just as applicable to traditional media? When the Katrina tapes came out, it took several stories before anyone picked up on the fact that the contents of the tapes directly contradicted Bush's claims made right after the storm that "nobody could have anticipated the levee failure". What's the point of a news outlet that manages to miss such
      • When the Katrina tapes came out, it took several stories before anyone picked up on the fact that the contents of the tapes directly contradicted Bush's claims made right after the storm that "nobody could have anticipated the levee failure". What's the point of a news outlet that manages to miss such an important element of the story?

        Or even worse, gets that story wrong [usatoday.com], because they're repeating the claims of partisans rather than actually bother to listen to the words?

    • Also many product reviews are mostly barely rewritten press releases from the manufacturers.

      Anytime that you read a glowing review of the latest electronic gadget, you are most likely reading a cut/paste of the manufacturer's press kit.

      You should suspect blogs focused on consumer electronic products of having an unhealthly relationship with the product makers. Some sites/blogs are squeeky clean. Some sites/blogs always have their hand out for free samples (in return for good reviews).

      Blogs have mass commu
  • by digitaldc (879047) * on Tuesday March 07, 2006 @12:25PM (#14866891)
    Wal-Mart was found out to be exploiting [infozine.com] the US taxpayer by not providing adequate health benefits to its employees. How did they do this? They simply printed out instructions (in Spanish and English) to direct their employees to the nearest free clinic in the area.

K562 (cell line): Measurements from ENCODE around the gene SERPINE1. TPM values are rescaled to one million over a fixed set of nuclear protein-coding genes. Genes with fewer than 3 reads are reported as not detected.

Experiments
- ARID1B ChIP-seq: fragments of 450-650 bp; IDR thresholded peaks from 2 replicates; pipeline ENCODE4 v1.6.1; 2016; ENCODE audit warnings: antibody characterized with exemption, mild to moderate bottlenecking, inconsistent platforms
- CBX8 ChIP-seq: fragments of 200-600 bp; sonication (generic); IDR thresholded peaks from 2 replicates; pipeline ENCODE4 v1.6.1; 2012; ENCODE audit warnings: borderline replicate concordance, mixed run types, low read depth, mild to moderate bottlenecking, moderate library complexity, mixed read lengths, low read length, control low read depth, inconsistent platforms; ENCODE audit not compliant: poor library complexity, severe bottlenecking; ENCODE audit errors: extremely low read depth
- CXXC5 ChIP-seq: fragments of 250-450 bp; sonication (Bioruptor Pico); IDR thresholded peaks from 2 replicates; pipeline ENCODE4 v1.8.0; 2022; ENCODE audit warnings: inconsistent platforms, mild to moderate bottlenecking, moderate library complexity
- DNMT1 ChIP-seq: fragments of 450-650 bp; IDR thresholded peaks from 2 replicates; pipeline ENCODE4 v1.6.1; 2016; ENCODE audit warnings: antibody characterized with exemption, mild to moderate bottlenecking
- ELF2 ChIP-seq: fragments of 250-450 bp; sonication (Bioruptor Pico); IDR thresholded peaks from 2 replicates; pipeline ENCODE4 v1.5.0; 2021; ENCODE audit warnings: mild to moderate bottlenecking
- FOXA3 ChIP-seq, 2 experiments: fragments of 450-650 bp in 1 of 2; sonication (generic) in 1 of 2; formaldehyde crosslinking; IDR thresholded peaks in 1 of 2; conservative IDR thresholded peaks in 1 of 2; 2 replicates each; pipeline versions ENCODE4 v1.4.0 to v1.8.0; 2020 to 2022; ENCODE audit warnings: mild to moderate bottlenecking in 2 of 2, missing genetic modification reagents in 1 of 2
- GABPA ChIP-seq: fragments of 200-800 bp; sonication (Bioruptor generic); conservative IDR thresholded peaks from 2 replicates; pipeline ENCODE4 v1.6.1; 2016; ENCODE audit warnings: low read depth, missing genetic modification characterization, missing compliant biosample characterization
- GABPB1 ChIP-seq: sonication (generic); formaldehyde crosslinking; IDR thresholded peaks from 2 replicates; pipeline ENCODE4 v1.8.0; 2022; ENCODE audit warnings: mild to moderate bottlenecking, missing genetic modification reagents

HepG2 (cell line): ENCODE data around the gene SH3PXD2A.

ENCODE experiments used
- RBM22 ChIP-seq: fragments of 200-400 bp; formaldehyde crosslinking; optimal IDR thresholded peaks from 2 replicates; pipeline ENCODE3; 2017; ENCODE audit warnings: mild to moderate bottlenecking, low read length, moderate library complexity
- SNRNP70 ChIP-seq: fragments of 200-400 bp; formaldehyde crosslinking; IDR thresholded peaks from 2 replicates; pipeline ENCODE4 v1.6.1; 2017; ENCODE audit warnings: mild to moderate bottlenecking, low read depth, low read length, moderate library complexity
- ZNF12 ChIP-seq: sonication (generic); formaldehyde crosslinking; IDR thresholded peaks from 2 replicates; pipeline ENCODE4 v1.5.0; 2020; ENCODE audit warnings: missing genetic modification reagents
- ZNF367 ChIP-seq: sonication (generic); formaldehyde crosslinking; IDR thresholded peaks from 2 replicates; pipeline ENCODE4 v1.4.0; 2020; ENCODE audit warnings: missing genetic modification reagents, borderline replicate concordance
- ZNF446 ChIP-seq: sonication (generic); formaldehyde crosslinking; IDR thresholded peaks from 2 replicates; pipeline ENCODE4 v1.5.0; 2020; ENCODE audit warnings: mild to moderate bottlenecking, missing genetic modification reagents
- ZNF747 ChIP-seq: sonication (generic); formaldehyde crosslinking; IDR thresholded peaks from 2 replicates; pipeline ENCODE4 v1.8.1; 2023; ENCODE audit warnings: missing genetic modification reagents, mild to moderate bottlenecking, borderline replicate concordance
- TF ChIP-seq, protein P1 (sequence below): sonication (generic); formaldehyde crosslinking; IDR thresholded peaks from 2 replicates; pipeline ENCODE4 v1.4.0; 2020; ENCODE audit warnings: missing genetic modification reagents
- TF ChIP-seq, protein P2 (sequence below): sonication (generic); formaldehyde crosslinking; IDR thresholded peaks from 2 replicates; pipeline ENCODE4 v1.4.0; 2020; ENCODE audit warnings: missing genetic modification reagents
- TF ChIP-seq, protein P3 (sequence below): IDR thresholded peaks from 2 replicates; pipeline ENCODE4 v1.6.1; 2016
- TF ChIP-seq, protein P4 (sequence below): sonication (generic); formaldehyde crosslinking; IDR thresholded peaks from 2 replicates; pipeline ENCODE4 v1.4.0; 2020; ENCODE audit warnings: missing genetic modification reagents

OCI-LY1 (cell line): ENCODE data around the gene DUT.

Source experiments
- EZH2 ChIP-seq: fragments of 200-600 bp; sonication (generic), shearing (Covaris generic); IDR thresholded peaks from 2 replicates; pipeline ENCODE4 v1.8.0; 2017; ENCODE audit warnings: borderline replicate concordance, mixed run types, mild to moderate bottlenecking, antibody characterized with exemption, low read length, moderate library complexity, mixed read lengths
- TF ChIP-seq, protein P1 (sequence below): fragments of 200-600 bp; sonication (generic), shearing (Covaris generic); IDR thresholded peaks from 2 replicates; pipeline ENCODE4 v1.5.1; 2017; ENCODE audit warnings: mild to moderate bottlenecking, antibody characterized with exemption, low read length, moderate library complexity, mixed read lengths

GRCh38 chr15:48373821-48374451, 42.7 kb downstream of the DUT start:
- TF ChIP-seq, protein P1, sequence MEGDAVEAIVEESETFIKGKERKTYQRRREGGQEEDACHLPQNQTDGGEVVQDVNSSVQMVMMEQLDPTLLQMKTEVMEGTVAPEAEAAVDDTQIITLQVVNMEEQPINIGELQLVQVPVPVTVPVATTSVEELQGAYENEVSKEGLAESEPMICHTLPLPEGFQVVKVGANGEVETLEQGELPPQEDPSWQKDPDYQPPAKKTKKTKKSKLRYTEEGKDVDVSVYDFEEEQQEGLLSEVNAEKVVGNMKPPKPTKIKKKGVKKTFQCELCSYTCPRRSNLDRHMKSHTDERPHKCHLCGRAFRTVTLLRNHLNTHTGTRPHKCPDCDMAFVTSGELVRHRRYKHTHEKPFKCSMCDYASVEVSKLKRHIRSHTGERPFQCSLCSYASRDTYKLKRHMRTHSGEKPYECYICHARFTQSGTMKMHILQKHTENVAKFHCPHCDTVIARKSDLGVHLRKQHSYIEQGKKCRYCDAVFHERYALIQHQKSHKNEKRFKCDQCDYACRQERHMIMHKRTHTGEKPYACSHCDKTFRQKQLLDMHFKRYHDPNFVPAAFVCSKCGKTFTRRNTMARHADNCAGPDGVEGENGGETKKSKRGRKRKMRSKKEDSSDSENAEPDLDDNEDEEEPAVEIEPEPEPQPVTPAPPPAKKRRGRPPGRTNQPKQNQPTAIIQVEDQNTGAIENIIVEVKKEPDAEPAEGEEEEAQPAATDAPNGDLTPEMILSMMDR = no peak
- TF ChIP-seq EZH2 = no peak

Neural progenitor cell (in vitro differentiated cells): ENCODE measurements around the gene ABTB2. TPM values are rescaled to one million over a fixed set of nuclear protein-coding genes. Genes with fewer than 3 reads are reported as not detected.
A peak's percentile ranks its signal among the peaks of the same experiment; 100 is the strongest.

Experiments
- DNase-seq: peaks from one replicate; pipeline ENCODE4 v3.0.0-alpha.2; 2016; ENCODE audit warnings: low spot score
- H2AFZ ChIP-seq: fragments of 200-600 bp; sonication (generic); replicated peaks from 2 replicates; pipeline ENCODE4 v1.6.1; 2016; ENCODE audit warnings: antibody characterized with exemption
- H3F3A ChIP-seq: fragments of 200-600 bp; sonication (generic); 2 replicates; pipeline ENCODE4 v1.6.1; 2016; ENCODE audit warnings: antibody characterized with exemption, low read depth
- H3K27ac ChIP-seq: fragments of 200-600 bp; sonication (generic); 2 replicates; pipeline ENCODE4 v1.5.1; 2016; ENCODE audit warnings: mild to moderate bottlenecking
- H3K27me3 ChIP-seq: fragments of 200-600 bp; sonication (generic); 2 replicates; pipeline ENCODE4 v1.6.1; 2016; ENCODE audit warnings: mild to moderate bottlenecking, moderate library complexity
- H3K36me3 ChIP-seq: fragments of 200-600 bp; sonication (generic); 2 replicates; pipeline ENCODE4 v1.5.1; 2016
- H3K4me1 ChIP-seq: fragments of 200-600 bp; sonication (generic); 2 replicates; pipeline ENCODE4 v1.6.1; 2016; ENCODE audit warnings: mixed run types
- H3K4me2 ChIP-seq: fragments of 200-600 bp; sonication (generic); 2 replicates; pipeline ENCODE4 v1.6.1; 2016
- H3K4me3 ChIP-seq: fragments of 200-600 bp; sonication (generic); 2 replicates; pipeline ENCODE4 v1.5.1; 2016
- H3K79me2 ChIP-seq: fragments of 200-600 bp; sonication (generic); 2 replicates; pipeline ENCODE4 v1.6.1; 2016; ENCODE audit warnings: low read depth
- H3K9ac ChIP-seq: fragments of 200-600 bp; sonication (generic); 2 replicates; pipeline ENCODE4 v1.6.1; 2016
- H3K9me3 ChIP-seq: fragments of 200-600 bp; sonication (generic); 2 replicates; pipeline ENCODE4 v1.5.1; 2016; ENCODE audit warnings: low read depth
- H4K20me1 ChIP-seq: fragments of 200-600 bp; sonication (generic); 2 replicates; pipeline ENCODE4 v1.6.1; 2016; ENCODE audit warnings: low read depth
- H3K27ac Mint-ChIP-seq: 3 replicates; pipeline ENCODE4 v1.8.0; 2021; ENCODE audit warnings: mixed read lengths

Illegal? Maybe. Unethical?

    Now that you know how they dodge their health costs, you can enjoy an article about the richest Americans. Five of the Richest Americans [forbes.com] are Wal-Mart's owners and relatives of owners.
    Maybe we should ask the Waltons how they feel about exploiting US Taxpayers?
    Blogs that just repeat Wal-Mart PR, are not blogs, they are PR for Wal-Mart. This is done order to help continue their ways of exploiting their workers and the system.
    • Maybe we should ask the Waltons how they feel about exploiting US Taxpayers?

      From what I've heard the Waltons are very humble, and even though they are each worth 20 billion they mostly live off the types of products sold in their stores. Of course they do so by choice, and the average Walmart employee does not.
    • A key part of Wal-Mart's business model is cost-shifting from the private to the public sector. Tax deals with states and municipalities are the most important part, but even the cost of storage is shifted from warehouses to trucks on streets and highways. The burden of maintaining those thoroughfares is of course on the taxpayer.